Stopping the spread of COVID-19 is difficult enough. It's even more complicated and confusing when information and resources provided by governments are largely inaccessible to a variety of disabled populations. A newly-published global survey of national health authority websites in nearly 200 countries has directly quantified COVID-19 information accessibility.
The survey, published on January 27, 2021 in the journal Frontiers in Medicine, was conducted by researchers and medical professionals from Bar-Ilan University's Azrieli Faculty of Medicine, the Galilee Medical Center and Tel Aviv University.
The researchers utilized universal accessibility criteria written by the Web Accessibility Initiative (WAI), to determine what percentage of national health authority websites fully implemented accessibility principles of the WAI, a global organization seeking to improve website accessibility. With the rise in smartphone use as a primary method of gaining Internet access, the researchers also tested the "mobile-friendliness" of the government websites.
Surprisingly, only a few of the countries examined fully adhered to the WAI guidelines. These included Italy, the Netherlands, Norway, Japan, Poland, South Korea, the United Kingdom, and the United States. In contrast, websites from the majority of the 189 countries surveyed continue to contain accessibility errors that present significant barriers to people with disabilities. Additionally, many countries also had mobile websites which were not accessible for people with disabilities. The results show that 89% of countries have websites which do not conform to internationally recognized accessibility guidelines.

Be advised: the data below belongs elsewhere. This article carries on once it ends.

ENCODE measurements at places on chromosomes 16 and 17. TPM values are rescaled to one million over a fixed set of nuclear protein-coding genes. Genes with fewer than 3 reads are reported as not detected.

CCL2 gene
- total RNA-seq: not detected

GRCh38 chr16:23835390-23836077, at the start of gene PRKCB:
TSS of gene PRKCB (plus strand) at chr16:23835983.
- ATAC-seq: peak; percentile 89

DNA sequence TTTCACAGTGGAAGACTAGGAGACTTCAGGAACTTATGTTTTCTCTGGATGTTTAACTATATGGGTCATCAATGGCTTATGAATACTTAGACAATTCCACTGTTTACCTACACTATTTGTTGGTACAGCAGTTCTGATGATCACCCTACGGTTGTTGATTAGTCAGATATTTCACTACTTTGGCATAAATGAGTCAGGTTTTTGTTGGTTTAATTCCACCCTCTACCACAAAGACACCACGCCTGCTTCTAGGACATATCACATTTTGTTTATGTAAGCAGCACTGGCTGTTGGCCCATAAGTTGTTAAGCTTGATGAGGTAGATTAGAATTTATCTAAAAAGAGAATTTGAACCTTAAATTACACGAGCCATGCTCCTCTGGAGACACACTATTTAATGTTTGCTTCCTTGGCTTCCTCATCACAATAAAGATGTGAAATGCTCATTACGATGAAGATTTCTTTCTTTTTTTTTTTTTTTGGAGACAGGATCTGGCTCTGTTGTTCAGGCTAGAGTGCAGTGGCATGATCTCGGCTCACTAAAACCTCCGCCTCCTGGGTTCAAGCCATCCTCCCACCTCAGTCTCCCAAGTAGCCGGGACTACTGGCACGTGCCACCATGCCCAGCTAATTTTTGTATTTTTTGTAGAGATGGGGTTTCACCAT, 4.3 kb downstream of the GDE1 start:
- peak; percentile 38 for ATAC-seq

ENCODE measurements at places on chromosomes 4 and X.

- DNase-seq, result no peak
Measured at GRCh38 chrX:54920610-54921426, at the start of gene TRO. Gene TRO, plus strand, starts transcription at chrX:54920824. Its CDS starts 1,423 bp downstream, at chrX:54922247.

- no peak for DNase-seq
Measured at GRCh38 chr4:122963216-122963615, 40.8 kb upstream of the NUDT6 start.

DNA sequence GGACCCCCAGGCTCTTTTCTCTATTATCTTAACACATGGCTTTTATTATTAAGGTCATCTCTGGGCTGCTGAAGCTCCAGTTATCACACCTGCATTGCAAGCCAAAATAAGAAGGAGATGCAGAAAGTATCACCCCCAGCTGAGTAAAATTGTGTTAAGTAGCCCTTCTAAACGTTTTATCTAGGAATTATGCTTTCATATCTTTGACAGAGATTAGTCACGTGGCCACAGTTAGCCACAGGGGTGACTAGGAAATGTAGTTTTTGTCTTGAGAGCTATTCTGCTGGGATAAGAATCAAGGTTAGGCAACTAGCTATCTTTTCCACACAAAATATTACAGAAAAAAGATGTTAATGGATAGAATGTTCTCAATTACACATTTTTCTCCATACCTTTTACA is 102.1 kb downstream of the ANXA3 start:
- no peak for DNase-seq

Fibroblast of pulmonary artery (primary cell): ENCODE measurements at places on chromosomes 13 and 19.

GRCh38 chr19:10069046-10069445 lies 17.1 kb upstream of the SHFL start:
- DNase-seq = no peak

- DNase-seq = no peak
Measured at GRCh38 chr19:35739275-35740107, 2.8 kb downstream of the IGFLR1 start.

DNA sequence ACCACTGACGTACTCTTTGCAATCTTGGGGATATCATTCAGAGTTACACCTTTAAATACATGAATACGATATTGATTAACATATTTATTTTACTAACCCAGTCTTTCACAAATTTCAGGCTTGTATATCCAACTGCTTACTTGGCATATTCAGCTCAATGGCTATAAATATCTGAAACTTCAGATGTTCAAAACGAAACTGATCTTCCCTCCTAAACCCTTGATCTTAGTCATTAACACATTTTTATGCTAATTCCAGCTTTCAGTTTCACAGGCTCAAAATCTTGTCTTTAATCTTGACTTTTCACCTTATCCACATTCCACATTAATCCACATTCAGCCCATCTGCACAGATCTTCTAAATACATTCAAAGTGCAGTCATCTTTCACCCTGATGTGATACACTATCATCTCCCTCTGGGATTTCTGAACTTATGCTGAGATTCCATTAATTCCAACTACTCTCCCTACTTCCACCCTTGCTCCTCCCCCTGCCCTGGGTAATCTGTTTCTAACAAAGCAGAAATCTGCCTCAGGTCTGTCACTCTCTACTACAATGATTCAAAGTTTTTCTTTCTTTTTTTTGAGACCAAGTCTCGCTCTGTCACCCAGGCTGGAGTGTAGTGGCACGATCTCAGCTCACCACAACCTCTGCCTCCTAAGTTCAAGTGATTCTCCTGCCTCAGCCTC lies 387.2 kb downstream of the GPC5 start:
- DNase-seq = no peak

The data revealed by the scientists show that most national health authority websites contain errors that may make site navigation difficult for people with disabilities. As a result, not everyone has equal access to government health websites and, therefore, information to stop the spread of COVID-19.
"If we want to defeat this pandemic, we can't ignore billions of people with disabilities," says Dr. Amiel Dror, of Bar-Ilan University's Azrieli Faculty of Medicine and the Department of Otolaryngology at the Galilee Medical Center, the corresponding author of the survey. "As a clinician-scientist, I see the disparities and barriers that our patients are faced with daily; this has increased dramatically during the COVID-19 pandemic. We cannot expect adherence to the rules of mask wearing, hygiene and social distancing in the fight against the pandemic if information is not accessible to everyone. This pandemic has highlighted the need for accessible, timely information to every person in the world, regardless of mental or functional disabilities. In the absence of narrated accessible information to people with disabilities, we are unable to call ourselves a truly inclusive society."
Prof. Karen Avraham, who was involved in the research, says: "This work highlights the importance of intense dialogue between clinicians and researchers to improve the quality of life and access to critical information during emergency situations, such as the one we are facing with this life-threatening pandemic."
"I hope that in parallel to the intensive laboratory studies undertaken, we can promote the legacy of raising awareness for inclusiveness principles to be implemented in the community, country, and globally," says Dr. Eyal Sela, Head of the Department of Otolaryngology Head and Neck Surgery at the Galilee Medical Center and a member of the Azrieli Faculty of Medicine of Bar-Ilan University, who was involved in the research.
The researchers urge that the growth and expansion of the Internet must be accompanied by an equal development of sophisticated accessibility technologies, which would expand the usability of the web to individuals with disabilities. The current COVID-19 pandemic highlights just how important unhindered access to government websites is during a global health crisis. "Pandemic preparedness initiatives in every healthcare system must include awareness provisions for people with disabilities," says Dr. Dror. "It must be included in the DNA of humanity."